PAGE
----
It takes a nation to protect the nation
The destruction of libraries by Islamic armies is particularly offensive to secularists, who value all knowledge, and value the spirit of free enquiry which allows mankind to progress in the arts, sciences and philosophy. For more on this subject, see Books on Fire: The Destruction of Libraries throughout History by Lucien X. Polastron
The following event is being checked:
642 AD Burning of the Great Library of Alexandria. Several historians told varying accounts of a Muslim army led by Amr ibn al 'Aas sacking the city in 642 after the Byzantine army was defeated at the Battle of Heliopolis, and that the commander asked the caliph Umar what to do with the library. He gave the famous answer: "They will either contradict the Koran, in which case they are heresy, or they will agree with it, so they are superfluous." The Arabs subsequently burned the books to heat bathwater for the soldiers. It was also said that the Library's collection was still substantial enough at this late date to provide six months' worth of fuel for the baths.
651AD According to an account in Al-Tabari, the Arab Commander Sa`d ibn Abi Waqqas wrote to Caliph `Umar ibn al-Khatta-b about what should be done with the books of the Royal Library at the Persian capital of Ctesiphon in the province of Khvârvarân (today known as Iraq). Umar wrote back: "If the books contradict the Qur'an, they are blasphemous. On the other hand, if they are in agreement, they are not needed." All the books were thrown into the Euphrates.
1140AD Following the sack of the Italian city of Otranto in July, 70 ships of the Muslim fleet attacked Vieste. On September 12 the Monastero di San Nicholas di Casole, which housed one of the richest libraries of Europe, was destroyed.
1193AD The Nalanda University complex in India, including its nine-storey library, was sacked by Turkic Muslim invaders under Bakhtiyar Khilji; this event is seen as a milestone in the decline of Buddhism in India. It is said that Khilji asked if there was a copy of the Koran at Nalanda before he put the library to the torch. Full details here:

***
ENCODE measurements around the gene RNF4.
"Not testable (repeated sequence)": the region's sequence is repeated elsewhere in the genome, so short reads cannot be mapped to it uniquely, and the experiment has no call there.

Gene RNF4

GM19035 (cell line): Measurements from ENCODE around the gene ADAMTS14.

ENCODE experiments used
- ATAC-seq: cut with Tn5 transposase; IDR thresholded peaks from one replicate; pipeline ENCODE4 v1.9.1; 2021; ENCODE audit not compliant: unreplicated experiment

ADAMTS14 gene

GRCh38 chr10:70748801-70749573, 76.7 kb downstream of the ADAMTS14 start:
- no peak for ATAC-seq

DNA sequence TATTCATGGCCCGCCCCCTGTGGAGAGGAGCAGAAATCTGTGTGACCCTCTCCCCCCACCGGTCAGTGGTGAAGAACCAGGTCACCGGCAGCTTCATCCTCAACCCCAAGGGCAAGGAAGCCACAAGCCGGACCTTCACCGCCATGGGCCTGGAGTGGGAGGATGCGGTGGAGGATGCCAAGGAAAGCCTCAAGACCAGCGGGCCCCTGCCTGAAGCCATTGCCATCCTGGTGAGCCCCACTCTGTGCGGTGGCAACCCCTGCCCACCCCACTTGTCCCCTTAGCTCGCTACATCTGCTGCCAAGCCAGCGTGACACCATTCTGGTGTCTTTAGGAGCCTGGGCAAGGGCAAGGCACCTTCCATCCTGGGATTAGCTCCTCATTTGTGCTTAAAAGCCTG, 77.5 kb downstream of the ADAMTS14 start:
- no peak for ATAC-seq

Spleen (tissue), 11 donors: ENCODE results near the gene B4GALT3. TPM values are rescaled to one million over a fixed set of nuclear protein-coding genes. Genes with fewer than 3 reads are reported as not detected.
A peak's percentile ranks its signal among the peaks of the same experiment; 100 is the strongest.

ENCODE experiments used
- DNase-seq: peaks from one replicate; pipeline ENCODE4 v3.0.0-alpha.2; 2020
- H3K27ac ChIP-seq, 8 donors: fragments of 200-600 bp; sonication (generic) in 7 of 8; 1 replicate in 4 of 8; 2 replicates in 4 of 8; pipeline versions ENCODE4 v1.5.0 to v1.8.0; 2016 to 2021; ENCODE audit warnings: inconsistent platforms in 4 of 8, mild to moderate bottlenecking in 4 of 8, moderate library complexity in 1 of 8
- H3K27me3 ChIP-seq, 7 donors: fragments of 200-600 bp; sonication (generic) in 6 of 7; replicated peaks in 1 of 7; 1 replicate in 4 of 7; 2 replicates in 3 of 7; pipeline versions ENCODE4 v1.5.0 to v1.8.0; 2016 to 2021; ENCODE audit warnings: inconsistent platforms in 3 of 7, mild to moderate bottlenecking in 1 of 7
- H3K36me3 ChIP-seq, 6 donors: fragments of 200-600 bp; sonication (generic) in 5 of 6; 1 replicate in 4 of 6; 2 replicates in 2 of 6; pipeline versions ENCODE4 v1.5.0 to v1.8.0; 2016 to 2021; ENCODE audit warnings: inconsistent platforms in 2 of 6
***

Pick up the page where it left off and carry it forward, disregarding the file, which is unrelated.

12thC Saladin breaks up the Fatimid caliphate's collection of heretical Isma'ili texts in Cairo following his restoration of Sunnism to Egypt.
1480 On July 28 an Ottoman fleet of between 70 and 200 ships arrived near the Neapolitan/Aragonese city of Otranto, in what is now the region Apulia, Italy. Possibly these troops came from siege of Rhodes. On July 29 the garrison and the citizens retreated to the citadel, the Castle of Otranto. The citadel had no cannons. On 11 August the citadel walls were breached by cannons. The garrison was killed.
A razzia was held to round up the male citizens. Archbishop Stefano Agricoli and others were killed in the cathedral. Bishop Stephen Pendinelli and the garrison commander, count Francesco Largo, were sawn in two alive. On August 12 800 citizens who refused to convert to Islam were taken to the Hill of the Minerva, today called Hill of the Martyrdoms, and beheaded. The cathedral was used as a stable. Some citizens were transported to Albania as slaves.
In August 70 ships of the fleet attacked Vieste. On September 12 the Monastero di San Nicholas di Casole, which accommodated one of the richer libraries of Europe, was destroyed. In October 1480 Lecce, Taranto and Brindisi were attacked.
Reply by Shiva on July 22, 2010
Comment by Albert on March 14, 2011 at 22:36
Let us try to get to the bottom of this. We think that Isya Joseph did a thorough investigation of Bar Hebraeus and his role in the narrations about the Alexandria Library destruction by Amr Ibn Al-As on the command of Omar. His research was published in 1911 in The American Journal of Semitic Languages and Literature (Volume 27). Here is a link to his research.
The reader is advised to read pages 335-8. According to Isya Joseph, Bar Hebraeus says that Yahya, a Coptic philosopher, petitioned Amr Ibn Al-As to restore the royal library (Alexandria Library). Amr referred the matter to Omar. Omar ordered him to destroy the library on grounds that if what is in the library agrees with the contents of the Qur’an, then it is redundant. And, if the contents of the library do not agree with the Qur’an, then such contents are heretic.
In either case, the destruction of the library was necessary as Omar viewed it. Those of us who studied the personality of Khalif Omar “Al-Farooq” are not surprised at all by the story above. It fits Omar’s personality to expect such a reaction from him.
In any case, let us go back to Isya Joseph’s research. According to him, Bar Hebraeus’ writings date back to 1663. He is considered an authoritative source. However, modern scholars, Bernard Lewis being one of them, discredited his writings as a Christian effort to scandalize Islam and Muslims.